To your pet, the waiting room of a veterinary clinic can be an absolute assault on the senses.

  • An array of new smells.
  • Other animals.
  • Crowds.
  • Bright lights.
  • New sounds.

Chances are your pet is already on high alert with this visit to the vet and the change to their routine.

Add the above factors in and you have a recipe for an anxious pet.

So how can you make your waiting area one that instils a sense of calm and tranquillity?

The waiting room priority list

The safety of your clients (owners and pets) should always be your first priority.

Consider the materials that make up your waiting room area. Can they be easily cleaned and can withstand harsh cleaning agents? Can it be scratched? (which is highly likely). Are they durable with germ resistance?

As you know from working with animals, accidents are a given. Make sure your flooring is easily cleaned and can withstand regular disinfectants. Also ensure your flooring is a reliable, non-slip option. Non-porous vinyl is a great option as it does not absorb liquids or odours.

Is outdoors an option?

We live in the great outdoors so chances are, many of your clients spend their days outdoors. Is an outdoor waiting area an option for you? Think about fencing off a yard that your clients can wait in, where their pets can explore, sniff and avoid harsh indoor environments. If this is not an option, you can look at ways to soften your internal waiting room.

Separate where possible

If you have the space, creating different waiting rooms for cats and dogs is an ideal way to minimise potential conflict.

Is there a separate, small alcove available for cat owners?

Can you erect some screening to separate seating areas to avoid eye contact between the two?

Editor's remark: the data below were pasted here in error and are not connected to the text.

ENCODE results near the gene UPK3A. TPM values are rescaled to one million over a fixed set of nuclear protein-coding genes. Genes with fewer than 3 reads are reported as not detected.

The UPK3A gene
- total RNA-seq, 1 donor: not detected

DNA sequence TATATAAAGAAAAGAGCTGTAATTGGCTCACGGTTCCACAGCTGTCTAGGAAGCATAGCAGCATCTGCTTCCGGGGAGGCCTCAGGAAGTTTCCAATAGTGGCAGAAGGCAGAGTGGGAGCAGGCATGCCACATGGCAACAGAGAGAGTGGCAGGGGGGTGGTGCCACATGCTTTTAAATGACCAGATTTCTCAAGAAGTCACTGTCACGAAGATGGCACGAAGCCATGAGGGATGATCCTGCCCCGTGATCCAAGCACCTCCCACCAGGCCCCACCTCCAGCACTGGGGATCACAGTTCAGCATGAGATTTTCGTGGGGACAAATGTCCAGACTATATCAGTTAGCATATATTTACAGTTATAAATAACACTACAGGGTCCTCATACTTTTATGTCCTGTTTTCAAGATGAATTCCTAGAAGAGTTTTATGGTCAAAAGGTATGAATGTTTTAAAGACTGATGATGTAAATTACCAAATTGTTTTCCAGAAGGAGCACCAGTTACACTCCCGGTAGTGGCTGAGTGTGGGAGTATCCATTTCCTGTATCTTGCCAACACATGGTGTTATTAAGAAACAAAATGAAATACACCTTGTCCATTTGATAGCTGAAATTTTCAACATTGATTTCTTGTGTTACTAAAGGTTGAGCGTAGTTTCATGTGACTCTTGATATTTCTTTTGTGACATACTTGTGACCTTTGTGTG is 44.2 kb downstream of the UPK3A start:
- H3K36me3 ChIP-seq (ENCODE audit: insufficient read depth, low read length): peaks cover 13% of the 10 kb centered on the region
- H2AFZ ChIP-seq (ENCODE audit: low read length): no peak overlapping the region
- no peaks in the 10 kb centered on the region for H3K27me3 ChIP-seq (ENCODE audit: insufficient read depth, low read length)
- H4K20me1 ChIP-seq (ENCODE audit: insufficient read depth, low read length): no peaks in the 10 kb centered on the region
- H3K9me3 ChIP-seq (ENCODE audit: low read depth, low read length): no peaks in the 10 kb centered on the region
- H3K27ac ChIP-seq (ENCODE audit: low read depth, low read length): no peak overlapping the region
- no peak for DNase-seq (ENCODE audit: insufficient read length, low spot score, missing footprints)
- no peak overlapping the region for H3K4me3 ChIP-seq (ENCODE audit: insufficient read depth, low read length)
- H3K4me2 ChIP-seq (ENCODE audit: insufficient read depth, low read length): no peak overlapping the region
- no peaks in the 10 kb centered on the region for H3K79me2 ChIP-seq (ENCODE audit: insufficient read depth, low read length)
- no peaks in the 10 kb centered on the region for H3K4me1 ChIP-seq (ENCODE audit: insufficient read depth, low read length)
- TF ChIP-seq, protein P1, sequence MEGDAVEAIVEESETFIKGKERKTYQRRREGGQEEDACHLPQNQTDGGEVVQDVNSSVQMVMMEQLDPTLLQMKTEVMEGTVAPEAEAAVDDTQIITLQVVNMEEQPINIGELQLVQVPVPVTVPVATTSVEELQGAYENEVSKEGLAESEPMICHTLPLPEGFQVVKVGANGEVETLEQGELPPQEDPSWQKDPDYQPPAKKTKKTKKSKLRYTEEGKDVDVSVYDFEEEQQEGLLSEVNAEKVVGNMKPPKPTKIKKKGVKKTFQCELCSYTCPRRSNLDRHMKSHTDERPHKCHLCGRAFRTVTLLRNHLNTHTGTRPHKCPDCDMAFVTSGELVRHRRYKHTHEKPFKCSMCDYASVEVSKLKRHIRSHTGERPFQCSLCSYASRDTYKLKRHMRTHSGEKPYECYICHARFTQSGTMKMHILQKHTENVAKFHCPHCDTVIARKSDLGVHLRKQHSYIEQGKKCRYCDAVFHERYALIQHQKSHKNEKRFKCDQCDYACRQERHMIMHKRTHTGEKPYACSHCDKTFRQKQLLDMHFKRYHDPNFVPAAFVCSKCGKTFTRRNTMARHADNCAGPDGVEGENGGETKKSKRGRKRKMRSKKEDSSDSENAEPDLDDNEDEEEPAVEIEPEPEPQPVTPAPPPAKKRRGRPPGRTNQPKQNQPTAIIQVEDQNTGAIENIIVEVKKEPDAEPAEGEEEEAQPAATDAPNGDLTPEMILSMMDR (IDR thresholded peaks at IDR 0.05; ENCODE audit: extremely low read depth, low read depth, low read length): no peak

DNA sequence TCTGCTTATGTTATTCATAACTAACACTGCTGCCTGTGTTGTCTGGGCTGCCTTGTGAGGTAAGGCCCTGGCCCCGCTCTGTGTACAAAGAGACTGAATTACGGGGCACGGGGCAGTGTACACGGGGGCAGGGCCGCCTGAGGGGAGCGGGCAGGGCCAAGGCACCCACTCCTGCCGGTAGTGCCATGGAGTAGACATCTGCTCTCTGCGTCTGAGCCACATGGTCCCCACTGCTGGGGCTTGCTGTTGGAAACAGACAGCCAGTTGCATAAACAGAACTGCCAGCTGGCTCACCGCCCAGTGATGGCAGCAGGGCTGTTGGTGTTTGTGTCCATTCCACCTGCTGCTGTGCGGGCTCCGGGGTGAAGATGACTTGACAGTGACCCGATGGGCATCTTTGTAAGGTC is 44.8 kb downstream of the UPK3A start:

There are also some calming pheromones that can be used to calm distressed pets which you can look into using. Do not confuse these with essential oil diffusers though as they are very different!

Create a calm vibe

Pets feed off their owners so work towards creating a serene and welcoming reception so your owners feel calm as they enter. Stick to neutral tones and warm lighting. Decorate your walls with pictures of your clients and their happy faces.

Install a water station (for both pets and owners – separate of course) and always have a jar of treats on hand.

Owners can be juggling distressed pets, children, their wallets, snacks, water and everything in between. Install some handy leash clips at the front desk so they can easily secure their pet and keep use of their hands.

It’s often the small things that make a big difference!

Only sell what you recommend

If you are retailing products, only stock the products you would recommend to your clients.

Keep them in a visible place so they can be easily accessed by your clients.

Train your staff on all products so they can recommend with full authority and trust in their on advice.

At the end of the day, you want your clients to feel safe and welcome in your clinic – and it all starts with the moment they step in the door.

So make that first impression one that counts.

If you’d like to chat to us about your veterinary clinic operations and team, give our team a call. We are experts in assisting veterinarians purchase, sell and manage their clinics across Australia.